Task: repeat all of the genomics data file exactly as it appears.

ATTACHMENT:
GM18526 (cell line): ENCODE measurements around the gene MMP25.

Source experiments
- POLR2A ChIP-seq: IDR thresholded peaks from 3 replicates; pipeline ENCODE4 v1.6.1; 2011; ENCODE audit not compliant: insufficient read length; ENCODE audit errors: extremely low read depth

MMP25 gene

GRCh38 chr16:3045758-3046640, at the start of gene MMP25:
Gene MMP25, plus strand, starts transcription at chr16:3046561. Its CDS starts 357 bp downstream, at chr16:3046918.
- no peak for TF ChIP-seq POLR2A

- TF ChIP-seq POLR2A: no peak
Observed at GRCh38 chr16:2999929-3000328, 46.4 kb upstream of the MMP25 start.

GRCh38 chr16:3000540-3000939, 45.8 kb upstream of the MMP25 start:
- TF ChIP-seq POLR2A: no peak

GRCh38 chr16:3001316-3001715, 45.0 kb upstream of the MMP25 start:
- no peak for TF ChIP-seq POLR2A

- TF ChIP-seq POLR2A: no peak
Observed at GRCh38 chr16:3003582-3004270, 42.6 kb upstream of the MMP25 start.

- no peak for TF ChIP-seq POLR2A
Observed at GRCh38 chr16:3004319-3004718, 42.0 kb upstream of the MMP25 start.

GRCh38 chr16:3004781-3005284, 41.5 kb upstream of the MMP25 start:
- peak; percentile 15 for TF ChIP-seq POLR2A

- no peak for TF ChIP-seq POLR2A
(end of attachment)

GM18526 (cell line): ENCODE measurements around the gene MMP25.

Source experiments
- POLR2A ChIP-seq: IDR thresholded peaks from 3 replicates; pipeline ENCODE4 v1.6.1; 2011; ENCODE audit not compliant: insufficient read length; ENCODE audit errors: extremely low read depth

MMP25 gene

GRCh38 chr16:3045758-3046640, at the start of gene MMP25:
Gene MMP25, plus strand, starts transcription at chr16:3046561. Its CDS starts 357 bp downstream, at chr16:3046918.
- no peak for TF ChIP-seq POLR2A

- TF ChIP-seq POLR2A: no peak
Observed at GRCh38 chr16:2999929-3000328, 46.4 kb upstream of the MMP25 start.

GRCh38 chr16:3000540-3000939, 45.8 kb upstream of the MMP25 start:
- TF ChIP-seq POLR2A: no peak

GRCh38 chr16:3001316-3001715, 45.0 kb upstream of the MMP25 start:
- no peak for TF ChIP-seq POLR2A

- TF ChIP-seq POLR2A: no peak
Observed at GRCh38 chr16:3003582-3004270, 42.6 kb upstream of the MMP25 start.

- no peak for TF ChIP-seq POLR2A
Observed at GRCh38 chr16:3004319-3004718, 42.0 kb upstream of the MMP25 start.

GRCh38 chr16:3004781-3005284, 41.5 kb upstream of the MMP25 start:
- peak; percentile 15 for TF ChIP-seq POLR2A

- no peak for TF ChIP-seq POLR2A